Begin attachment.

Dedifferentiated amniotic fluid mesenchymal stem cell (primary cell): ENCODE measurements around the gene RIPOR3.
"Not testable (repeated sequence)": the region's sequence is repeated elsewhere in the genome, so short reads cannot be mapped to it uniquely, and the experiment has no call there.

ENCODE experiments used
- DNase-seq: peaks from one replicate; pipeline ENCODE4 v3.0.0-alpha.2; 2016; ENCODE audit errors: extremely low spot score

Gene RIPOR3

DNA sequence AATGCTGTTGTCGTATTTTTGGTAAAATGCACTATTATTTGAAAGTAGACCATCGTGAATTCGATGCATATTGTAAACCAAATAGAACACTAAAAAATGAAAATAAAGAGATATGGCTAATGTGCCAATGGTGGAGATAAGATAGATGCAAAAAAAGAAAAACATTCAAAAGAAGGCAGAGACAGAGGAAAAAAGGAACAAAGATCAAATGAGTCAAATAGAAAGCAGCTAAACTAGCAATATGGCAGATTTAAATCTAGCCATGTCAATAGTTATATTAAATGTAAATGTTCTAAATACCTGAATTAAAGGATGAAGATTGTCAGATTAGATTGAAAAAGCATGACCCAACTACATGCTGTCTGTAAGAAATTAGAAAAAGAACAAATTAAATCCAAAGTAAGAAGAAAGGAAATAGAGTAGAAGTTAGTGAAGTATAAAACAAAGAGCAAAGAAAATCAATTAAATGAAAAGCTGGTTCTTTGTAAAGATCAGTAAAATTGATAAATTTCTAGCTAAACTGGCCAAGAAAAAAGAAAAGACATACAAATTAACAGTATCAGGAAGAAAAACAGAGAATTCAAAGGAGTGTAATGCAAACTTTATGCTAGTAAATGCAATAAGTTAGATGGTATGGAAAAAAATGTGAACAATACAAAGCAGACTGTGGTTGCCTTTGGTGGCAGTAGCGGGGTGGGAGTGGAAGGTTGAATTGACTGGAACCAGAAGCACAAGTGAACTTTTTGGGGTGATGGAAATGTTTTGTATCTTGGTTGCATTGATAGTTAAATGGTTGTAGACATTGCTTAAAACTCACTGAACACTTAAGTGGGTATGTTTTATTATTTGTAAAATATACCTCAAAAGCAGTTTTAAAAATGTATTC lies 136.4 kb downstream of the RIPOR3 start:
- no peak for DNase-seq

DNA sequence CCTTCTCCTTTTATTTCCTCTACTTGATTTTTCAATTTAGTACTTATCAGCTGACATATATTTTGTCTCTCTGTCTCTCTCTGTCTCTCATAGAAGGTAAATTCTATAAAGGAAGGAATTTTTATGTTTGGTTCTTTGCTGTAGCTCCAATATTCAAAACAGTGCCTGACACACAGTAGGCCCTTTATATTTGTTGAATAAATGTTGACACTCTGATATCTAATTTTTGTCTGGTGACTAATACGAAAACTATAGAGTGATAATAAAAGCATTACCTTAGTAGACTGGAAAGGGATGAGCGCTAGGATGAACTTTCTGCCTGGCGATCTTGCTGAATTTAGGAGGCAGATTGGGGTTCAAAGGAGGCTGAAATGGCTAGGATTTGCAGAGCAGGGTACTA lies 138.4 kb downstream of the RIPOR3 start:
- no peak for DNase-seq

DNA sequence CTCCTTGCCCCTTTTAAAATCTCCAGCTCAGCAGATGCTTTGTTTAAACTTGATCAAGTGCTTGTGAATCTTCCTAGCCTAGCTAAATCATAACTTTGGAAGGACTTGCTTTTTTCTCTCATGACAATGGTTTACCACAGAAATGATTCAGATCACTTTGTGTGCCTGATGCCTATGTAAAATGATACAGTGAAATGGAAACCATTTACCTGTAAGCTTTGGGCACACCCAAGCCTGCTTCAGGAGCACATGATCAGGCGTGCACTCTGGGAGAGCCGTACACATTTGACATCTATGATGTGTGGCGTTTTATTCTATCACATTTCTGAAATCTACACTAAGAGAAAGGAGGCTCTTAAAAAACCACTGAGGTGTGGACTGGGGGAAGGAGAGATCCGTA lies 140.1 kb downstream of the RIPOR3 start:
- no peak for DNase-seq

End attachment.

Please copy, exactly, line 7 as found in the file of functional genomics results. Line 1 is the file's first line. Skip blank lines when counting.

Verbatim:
- no peak for DNase-seq